[Some of these notes must involve more mathematical notation than others. This is one of them. However, the mathematics is nothing more than simple algebra.]
This note was prompted by a student's question about interactions. She noticed that many of the tolerances became low when she had two predictors in a multiple regression equation along with their interaction. She wondered what these low tolerances had to do with the collinearity low tolerances usually signaled.
There are two reasons why tolerances can be small. The first is true collinearity, that is, a linear relation among predictors. The second is high correlated predictors that raise concerns about computational accuracy and whether individual coefficients and estimates of their contributions are numerically stable. In some cases where there is high correlation without a linear relation among the variables, the collinearity is avoidable and can be removed by centering, which transforms variables by subtracting a variable's mean (or other typical value) from all of the observations.
Before we go further, let's look at some data where we'll consider the regression of Y on X and X^{2} and there can be no linear relation among the predictors.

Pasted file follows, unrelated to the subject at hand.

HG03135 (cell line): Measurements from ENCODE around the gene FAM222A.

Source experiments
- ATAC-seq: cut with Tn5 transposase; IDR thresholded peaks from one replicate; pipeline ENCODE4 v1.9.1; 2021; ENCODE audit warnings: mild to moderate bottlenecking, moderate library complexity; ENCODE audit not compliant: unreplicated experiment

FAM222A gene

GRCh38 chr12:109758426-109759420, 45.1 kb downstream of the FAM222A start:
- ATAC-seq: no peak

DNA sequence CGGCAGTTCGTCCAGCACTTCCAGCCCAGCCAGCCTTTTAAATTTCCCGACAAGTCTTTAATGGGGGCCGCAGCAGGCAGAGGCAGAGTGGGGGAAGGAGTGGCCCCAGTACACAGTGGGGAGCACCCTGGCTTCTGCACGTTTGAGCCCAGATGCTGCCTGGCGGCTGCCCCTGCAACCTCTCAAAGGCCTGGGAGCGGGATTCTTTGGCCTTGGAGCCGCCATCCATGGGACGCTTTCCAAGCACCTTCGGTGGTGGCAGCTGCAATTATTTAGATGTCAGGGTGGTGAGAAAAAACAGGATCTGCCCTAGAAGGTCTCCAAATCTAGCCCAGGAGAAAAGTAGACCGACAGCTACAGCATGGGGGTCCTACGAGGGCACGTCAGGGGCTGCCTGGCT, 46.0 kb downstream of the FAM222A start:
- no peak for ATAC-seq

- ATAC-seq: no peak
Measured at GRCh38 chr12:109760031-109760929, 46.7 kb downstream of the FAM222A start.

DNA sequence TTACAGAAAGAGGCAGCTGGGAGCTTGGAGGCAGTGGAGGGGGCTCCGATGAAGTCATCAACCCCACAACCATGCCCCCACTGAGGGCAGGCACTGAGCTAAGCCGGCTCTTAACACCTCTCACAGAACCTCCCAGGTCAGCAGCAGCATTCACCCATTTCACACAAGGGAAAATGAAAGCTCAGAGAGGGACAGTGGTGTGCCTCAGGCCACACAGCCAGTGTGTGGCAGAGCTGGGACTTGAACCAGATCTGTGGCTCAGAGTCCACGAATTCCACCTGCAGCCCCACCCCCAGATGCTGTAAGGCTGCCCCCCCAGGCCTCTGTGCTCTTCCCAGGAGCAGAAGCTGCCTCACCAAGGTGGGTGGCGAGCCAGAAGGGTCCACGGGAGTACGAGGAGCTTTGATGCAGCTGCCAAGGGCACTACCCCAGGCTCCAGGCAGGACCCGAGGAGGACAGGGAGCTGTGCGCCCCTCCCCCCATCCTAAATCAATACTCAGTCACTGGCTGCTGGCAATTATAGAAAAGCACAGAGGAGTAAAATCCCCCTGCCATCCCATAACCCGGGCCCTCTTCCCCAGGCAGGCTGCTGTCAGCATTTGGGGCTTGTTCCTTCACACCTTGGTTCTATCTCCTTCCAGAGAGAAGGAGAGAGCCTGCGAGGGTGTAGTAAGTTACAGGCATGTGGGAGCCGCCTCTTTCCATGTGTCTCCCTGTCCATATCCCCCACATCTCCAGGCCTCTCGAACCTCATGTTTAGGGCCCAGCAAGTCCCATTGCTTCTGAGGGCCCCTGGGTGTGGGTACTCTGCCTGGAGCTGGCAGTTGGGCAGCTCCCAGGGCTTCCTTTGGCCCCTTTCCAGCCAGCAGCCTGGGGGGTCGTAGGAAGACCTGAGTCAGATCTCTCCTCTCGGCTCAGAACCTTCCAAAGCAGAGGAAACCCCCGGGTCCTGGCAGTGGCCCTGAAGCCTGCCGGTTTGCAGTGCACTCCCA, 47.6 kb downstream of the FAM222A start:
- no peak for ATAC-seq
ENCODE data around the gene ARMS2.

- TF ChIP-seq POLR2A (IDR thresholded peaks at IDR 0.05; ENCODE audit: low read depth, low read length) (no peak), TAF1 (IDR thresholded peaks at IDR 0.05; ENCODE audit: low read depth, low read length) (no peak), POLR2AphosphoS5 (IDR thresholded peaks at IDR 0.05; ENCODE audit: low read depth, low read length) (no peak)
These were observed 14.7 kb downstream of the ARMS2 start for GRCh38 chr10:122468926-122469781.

(=X3) 
(=(X3)^{2}) 

























In this example, Z is the centered version of X, that is, Z=X3, where 3 is the mean of the Xs. We'll be referring to 6 different regressions
So that computer output will not clutter this note, I've placed it in a separate web page.
Things to notice:
Another way to see why the equations must be so similar is to recognize that because Z is X shifted by a constant, the correlation between Y and Z will be equal to the correlation between Y and X. Further, the SDs of X and Z will be equal and the SD of Y will be common to both equations. Thus, the three quantities that determine the regression coefficientthe SD of the response, the SD of the predictor, and the correlation between response and predictorare the same for both equations!
The agreement is close because the two regressions are equivalent.